“You learn from your mistakes!”: a phrase you have probably heard too many times in your life. However, the question is, do we really learn from past mistakes made in decision making? A recent study conducted at New York University says that we might not. Instead, we slow down the next time we have to make a decision but we may not learn from our mistakes and make the accurate choice the second time.
The neurology researchers at NYU address a topic that has been debated in the field for years, on the importance and value of deliberation after making mistakes in decision making. The research also potentially offers further understanding into the disorders that impair judgments such as Alzheimer’s disease, ADHD and schizophrenia.
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The study was set up through a series of tests involving humans and monkeys. Both groups watched a field of noisy moving dots on a computer screen and reported their decision about the net direction of motion with their gaze. The researchers controlled the difficulty of each decision with the proportion of dots that moved together in a single direction. For example, a larger proportion of dots moving together to the right provided evidence for their gaze to go to the right, but a small proportion would represent little evidence.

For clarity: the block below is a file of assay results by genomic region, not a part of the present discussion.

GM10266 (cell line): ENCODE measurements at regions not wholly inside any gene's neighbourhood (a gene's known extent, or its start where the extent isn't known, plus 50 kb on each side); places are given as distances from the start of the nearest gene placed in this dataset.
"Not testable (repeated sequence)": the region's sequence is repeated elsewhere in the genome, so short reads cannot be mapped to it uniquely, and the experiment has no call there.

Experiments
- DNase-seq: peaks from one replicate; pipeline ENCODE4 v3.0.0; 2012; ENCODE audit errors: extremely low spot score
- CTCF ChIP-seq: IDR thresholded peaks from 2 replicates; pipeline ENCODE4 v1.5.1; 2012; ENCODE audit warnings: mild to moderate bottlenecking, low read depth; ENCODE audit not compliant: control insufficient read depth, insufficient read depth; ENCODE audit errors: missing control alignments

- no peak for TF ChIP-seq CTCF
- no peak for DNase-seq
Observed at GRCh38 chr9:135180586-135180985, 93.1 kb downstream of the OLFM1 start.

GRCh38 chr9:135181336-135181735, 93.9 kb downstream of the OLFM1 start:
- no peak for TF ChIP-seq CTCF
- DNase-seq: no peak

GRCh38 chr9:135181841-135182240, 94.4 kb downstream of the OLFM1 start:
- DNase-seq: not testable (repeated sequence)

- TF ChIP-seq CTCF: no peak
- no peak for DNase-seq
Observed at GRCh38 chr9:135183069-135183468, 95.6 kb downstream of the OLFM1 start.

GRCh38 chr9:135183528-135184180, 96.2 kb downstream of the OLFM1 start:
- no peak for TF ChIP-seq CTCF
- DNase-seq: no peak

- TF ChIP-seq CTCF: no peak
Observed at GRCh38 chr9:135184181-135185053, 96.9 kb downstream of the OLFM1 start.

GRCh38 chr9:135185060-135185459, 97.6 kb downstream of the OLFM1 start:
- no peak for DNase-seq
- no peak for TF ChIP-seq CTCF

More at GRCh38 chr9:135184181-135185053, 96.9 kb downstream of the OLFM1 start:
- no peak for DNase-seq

The experiment revealed that the humans and monkeys showed strikingly similar behavior. Both groups, slowed down their decision making after making an error, but the pattern of slowing depended on the difficulty of the decision. The harder the decision, the more they slowed down, suggesting a longer accumulation of information. However, the accuracy of their choices, even after slowing down, did not change. This indicated that the quality of collected sensory information was likely lower.
Researchers observed brain activity in the group of monkeys and found that a number of neural responses from a region of the cortex was involved in accumulating information during their decision making process. The neurons showed a large increase in how much evidence was accumulated before a decision (after making an error previously), however a reduction in the overall accuracy was seen.
The researchers stated that patients with ADHD or schizophrenia often do not slow down after mistakes and this has been understood as the reason for difficulty in monitoring their own behavior. The results of this study suggest that the non-existence of slowing down may illustrate much more fundamental changes in the underlying decision making brain networks. Further research is needed to better analyze these neural mechanisms and how they react after we make a mistake, but we can begin to understand the process better through this study.